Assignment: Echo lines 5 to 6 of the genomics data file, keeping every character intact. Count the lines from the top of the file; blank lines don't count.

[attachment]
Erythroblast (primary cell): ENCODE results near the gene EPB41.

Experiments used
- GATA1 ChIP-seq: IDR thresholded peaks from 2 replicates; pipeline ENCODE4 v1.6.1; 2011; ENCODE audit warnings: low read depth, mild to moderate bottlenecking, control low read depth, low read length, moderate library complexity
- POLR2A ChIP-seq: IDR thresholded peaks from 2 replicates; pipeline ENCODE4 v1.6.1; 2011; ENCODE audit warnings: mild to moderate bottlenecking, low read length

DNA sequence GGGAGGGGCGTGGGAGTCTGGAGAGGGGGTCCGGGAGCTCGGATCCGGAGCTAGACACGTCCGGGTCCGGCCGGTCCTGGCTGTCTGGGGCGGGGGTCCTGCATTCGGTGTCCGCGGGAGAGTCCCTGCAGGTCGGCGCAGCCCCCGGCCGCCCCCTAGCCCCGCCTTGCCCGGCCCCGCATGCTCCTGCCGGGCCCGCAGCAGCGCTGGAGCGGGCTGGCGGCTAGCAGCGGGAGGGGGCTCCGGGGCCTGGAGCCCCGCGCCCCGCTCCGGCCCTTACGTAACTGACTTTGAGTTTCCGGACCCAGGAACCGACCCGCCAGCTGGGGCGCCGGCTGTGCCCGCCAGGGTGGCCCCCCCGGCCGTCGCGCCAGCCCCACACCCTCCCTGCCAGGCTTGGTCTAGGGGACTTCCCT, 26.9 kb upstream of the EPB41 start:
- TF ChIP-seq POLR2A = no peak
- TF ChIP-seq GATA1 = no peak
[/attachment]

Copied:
DNA sequence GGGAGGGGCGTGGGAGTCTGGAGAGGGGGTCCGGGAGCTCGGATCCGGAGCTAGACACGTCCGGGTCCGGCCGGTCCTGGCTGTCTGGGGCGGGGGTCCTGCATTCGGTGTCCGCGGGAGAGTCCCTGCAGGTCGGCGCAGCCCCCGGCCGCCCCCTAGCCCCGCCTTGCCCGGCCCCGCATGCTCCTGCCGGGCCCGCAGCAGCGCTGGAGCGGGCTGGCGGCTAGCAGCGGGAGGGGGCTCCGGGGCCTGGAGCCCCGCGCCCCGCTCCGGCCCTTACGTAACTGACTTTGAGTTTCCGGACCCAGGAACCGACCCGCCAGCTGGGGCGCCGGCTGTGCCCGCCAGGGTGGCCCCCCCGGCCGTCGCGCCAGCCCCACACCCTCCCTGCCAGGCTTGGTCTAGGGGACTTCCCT, 26.9 kb upstream of the EPB41 start:
- TF ChIP-seq POLR2A = no peak